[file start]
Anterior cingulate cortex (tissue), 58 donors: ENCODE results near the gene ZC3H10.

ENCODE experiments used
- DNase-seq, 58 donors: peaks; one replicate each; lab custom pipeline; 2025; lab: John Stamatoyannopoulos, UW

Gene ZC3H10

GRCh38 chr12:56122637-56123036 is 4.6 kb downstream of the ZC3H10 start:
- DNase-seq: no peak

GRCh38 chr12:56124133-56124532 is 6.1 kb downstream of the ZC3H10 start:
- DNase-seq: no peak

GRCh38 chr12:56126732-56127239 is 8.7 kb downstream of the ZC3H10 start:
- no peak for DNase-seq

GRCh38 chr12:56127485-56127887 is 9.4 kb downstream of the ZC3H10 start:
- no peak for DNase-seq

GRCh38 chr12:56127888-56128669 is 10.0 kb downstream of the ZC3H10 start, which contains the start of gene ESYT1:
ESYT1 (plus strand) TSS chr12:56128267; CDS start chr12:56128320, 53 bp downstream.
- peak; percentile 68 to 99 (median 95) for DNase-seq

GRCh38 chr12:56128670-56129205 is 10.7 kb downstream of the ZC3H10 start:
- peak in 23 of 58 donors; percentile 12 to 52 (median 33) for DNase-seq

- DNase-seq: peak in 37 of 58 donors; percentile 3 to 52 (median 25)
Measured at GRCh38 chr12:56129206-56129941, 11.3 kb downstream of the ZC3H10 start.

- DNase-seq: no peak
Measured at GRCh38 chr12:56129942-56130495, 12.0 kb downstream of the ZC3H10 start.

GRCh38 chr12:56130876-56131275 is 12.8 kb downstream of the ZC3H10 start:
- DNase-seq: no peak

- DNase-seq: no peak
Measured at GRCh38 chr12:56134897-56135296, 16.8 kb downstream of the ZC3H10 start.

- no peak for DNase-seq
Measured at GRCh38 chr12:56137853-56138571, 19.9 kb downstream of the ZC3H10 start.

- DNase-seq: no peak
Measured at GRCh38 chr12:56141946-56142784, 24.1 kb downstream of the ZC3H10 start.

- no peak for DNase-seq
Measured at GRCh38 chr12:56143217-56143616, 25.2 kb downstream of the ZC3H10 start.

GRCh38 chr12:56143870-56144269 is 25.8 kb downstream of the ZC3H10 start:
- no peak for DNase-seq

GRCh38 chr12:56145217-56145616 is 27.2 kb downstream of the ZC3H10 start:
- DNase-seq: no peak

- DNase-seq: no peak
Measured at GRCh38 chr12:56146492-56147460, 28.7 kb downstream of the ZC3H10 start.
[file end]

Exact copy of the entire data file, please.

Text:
Anterior cingulate cortex (tissue), 58 donors: ENCODE results near the gene ZC3H10.

ENCODE experiments used
- DNase-seq, 58 donors: peaks; one replicate each; lab custom pipeline; 2025; lab: John Stamatoyannopoulos, UW

Gene ZC3H10

GRCh38 chr12:56122637-56123036 is 4.6 kb downstream of the ZC3H10 start:
- DNase-seq: no peak

GRCh38 chr12:56124133-56124532 is 6.1 kb downstream of the ZC3H10 start:
- DNase-seq: no peak

GRCh38 chr12:56126732-56127239 is 8.7 kb downstream of the ZC3H10 start:
- no peak for DNase-seq

GRCh38 chr12:56127485-56127887 is 9.4 kb downstream of the ZC3H10 start:
- no peak for DNase-seq

GRCh38 chr12:56127888-56128669 is 10.0 kb downstream of the ZC3H10 start, which contains the start of gene ESYT1:
ESYT1 (plus strand) TSS chr12:56128267; CDS start chr12:56128320, 53 bp downstream.
- peak; percentile 68 to 99 (median 95) for DNase-seq

GRCh38 chr12:56128670-56129205 is 10.7 kb downstream of the ZC3H10 start:
- peak in 23 of 58 donors; percentile 12 to 52 (median 33) for DNase-seq

- DNase-seq: peak in 37 of 58 donors; percentile 3 to 52 (median 25)
Measured at GRCh38 chr12:56129206-56129941, 11.3 kb downstream of the ZC3H10 start.

- DNase-seq: no peak
Measured at GRCh38 chr12:56129942-56130495, 12.0 kb downstream of the ZC3H10 start.

GRCh38 chr12:56130876-56131275 is 12.8 kb downstream of the ZC3H10 start:
- DNase-seq: no peak

- DNase-seq: no peak
Measured at GRCh38 chr12:56134897-56135296, 16.8 kb downstream of the ZC3H10 start.

- no peak for DNase-seq
Measured at GRCh38 chr12:56137853-56138571, 19.9 kb downstream of the ZC3H10 start.

- DNase-seq: no peak
Measured at GRCh38 chr12:56141946-56142784, 24.1 kb downstream of the ZC3H10 start.

- no peak for DNase-seq
Measured at GRCh38 chr12:56143217-56143616, 25.2 kb downstream of the ZC3H10 start.

GRCh38 chr12:56143870-56144269 is 25.8 kb downstream of the ZC3H10 start:
- no peak for DNase-seq

GRCh38 chr12:56145217-56145616 is 27.2 kb downstream of the ZC3H10 start:
- DNase-seq: no peak

- DNase-seq: no peak
Measured at GRCh38 chr12:56146492-56147460, 28.7 kb downstream of the ZC3H10 start.